Get advice from a tax professional if you decide to use retirement funds for your business. If you fail to follow IRS guidelines, you could wind up owing taxes and penalties.
Think carefully before using retirement funds to fund your business. Federal Reserve research has found that the majority of Americans do not feel they are on track with their retirement savings. Starting a business is risky and using these funds could jeopardize savings you will need later in life.
A microloan is a small loan, usually for less than $50,000 though some microloan programs lend up to $250,000. Many microloans are made through non-profit organizations, often in partnership with banks or credit unions. In addition, many of these programs are designed to serve entrepreneurs who might otherwise have trouble accessing credit.
Here are three popular microloan programs to consider:
The SBA Microloan Program is designed for business owners who have trouble getting financing, including new businesses. If you qualify, you may be able to borrow up to $50,000, but the average start-up loan is approximately $13,000. You can use the funds for any of the following.
- Working capital
- Inventory and supplies
- Furniture and fixtures
- Machinery and equipment
The SBA doesn’t make loans; they guarantee them.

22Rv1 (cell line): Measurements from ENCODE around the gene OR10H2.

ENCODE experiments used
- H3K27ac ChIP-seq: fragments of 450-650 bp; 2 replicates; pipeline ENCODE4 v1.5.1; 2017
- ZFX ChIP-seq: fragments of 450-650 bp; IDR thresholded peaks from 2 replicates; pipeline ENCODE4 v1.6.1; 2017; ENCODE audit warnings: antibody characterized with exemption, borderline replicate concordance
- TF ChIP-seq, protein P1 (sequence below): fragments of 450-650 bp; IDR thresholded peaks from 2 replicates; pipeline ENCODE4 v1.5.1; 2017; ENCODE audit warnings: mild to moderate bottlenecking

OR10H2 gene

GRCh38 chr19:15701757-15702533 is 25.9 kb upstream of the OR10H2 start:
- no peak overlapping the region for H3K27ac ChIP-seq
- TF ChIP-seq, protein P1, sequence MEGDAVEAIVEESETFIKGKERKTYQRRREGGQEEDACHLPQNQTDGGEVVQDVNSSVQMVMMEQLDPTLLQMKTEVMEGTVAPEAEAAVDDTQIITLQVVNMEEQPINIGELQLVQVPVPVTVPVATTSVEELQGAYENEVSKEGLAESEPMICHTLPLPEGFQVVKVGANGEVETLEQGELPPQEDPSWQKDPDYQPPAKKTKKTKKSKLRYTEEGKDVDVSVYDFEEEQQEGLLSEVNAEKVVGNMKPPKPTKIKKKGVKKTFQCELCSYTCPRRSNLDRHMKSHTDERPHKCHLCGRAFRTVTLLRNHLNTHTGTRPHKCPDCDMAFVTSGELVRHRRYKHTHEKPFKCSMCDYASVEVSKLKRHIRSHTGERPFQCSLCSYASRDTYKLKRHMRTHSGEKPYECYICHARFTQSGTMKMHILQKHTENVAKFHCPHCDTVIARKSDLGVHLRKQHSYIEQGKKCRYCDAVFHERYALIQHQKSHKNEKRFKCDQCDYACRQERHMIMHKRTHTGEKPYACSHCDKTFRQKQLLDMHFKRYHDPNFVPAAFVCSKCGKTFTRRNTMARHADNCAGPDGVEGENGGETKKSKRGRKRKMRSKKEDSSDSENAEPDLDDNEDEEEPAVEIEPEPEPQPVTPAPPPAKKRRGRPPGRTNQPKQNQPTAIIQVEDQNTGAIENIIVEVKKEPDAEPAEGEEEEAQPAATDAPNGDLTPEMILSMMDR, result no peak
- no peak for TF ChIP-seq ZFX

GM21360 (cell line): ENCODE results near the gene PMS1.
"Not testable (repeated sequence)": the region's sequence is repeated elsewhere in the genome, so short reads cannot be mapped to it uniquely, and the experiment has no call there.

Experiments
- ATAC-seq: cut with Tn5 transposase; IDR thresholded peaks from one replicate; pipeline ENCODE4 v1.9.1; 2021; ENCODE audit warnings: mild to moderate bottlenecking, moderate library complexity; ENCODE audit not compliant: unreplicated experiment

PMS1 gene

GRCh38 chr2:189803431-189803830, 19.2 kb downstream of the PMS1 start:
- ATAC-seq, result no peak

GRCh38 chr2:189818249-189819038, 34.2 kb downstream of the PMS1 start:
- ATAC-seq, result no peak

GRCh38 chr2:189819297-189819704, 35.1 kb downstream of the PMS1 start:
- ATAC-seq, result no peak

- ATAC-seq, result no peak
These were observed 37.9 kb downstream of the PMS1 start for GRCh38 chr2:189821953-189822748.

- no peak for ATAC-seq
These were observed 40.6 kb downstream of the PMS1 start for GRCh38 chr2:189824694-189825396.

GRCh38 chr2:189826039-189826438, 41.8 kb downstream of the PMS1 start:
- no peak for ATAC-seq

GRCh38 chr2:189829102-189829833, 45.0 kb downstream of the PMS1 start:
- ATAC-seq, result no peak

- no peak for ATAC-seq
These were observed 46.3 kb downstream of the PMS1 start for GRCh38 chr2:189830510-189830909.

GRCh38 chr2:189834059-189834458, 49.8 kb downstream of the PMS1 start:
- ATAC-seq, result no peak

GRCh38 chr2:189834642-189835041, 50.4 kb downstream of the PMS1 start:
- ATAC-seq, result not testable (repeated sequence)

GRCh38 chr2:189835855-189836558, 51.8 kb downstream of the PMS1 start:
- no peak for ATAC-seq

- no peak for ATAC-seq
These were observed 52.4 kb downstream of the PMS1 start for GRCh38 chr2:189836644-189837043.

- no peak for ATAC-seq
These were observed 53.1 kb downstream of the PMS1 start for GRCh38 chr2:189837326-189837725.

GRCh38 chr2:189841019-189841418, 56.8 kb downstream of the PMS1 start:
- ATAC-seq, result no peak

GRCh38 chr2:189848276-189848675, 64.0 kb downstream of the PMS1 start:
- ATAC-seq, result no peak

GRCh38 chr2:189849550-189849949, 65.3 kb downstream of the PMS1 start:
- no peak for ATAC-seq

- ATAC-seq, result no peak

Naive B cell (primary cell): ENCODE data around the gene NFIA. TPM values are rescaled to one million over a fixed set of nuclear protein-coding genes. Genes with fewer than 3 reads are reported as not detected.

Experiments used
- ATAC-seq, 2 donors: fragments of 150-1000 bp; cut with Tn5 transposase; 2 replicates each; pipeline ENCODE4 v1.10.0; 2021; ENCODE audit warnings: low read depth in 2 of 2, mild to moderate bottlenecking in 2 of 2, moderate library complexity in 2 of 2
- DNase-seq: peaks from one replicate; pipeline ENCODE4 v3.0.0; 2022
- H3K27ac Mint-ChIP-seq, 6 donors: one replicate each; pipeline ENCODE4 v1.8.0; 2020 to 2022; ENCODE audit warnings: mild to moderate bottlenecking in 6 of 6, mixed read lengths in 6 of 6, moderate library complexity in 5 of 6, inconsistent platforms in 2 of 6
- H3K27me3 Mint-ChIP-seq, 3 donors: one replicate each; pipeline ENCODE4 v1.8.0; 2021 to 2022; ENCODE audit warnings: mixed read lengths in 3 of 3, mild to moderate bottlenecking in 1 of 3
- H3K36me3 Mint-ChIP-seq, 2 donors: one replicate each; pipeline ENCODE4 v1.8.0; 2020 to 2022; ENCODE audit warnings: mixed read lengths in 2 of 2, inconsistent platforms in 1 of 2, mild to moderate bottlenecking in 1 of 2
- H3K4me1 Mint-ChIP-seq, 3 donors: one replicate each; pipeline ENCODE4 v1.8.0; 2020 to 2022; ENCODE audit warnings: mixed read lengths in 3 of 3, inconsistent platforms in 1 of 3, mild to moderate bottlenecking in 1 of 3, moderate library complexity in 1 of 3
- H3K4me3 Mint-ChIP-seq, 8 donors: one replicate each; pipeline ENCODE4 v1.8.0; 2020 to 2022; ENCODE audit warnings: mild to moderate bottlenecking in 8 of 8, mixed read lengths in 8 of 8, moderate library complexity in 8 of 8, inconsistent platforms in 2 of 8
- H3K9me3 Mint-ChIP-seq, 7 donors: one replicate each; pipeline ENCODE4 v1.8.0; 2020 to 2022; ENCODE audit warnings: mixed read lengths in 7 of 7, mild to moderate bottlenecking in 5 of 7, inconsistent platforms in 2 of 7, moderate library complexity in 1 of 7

The SBA works with approved lenders, so your loan repayment terms vary according to your lender and several other factors:
- Your loan amount
- What you’ll use the funds for
- Your lender’s requirements
- Your needs
Rates on these loans are usually between 8%-13%. Six years is the maximum amount of time to repay the loan. Your lender will determine your repayment term.
In the U.S., Accion is the largest nationwide non-profit lender. They’re one of the few lenders that offer start-up loans.
Accion will take your application online, over the phone, or in person. Credit requirements vary depending on your location, but the minimum personal credit score required is often 575 and above. They currently offer low fixed rates between 7% and 34%.
Depending on where you live, you may not qualify if you have had a bankruptcy in the past year, your bills must be current, and you’ll need to have the cash flow available to repay the loan. Your cash flow can come from a job with verifiable income if your business hasn’t launched yet. You’ll also need a solid business plan.
Other sources for microloans include Kiva.org, local economic development organizations and Community Development Financial Institutions (CDFIs). You may be able to find local microloan programs through your Small Business Development Center (SBDC) or SCORE, two organizations funded by Congress to help entrepreneurs.
SBA. "Dissecting Access to Capital," Accessed Oct. 31, 2019.
IRS. "Considering a Loan From Your 401(k) Plan?" Accessed Oct. 31, 2019.
IRS. "Retirement Plans FAQs regarding IRAs Loans," Accessed Oct. 31, 2019.
IRS. "Rollovers as Business Start-Ups Compliance Project," Accessed Oct. 31, 2019.
Federal Reserve. "Report on the Economic Well-Being of U.S. Households in 2018," Page 48. Accessed Oct. 31, 2019.
SBA. "Loans & Grants," Accessed Oct. 31, 2019.